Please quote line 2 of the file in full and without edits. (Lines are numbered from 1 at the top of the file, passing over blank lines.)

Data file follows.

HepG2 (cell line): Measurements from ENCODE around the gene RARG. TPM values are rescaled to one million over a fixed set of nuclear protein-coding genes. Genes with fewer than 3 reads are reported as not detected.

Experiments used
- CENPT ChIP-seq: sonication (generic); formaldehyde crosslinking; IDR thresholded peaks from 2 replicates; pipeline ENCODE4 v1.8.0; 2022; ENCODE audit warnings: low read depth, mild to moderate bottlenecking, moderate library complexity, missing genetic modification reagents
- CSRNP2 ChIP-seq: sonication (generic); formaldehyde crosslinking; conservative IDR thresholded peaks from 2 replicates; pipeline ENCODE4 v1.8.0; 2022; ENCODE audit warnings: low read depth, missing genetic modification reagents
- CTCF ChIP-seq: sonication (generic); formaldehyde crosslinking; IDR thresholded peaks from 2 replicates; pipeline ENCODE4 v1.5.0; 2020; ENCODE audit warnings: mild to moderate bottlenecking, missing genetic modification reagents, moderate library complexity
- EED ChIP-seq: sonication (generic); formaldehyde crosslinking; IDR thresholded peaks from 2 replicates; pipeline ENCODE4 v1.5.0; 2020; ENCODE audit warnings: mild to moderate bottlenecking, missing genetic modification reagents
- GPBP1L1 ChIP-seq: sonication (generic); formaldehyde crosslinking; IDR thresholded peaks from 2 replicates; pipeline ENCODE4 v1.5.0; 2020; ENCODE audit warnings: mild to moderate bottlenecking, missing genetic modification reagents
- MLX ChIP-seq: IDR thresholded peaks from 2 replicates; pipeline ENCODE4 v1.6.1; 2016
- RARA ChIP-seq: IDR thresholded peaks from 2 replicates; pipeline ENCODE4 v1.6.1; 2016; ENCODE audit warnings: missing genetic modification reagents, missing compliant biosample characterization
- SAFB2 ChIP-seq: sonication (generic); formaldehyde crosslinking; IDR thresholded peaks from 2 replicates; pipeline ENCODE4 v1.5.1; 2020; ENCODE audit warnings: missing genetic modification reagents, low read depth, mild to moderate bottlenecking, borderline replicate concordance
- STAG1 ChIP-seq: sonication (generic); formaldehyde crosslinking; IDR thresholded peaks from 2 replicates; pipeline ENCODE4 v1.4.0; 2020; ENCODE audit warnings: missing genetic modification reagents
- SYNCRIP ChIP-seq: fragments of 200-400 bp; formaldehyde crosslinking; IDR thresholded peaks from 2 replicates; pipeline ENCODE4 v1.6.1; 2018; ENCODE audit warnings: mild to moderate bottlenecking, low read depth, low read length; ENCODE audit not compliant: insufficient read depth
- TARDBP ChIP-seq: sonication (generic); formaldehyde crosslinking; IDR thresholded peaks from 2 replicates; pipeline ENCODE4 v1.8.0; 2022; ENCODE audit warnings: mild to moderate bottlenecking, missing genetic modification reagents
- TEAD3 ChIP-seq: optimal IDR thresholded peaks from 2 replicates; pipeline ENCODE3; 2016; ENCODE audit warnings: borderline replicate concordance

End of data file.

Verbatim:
Experiments used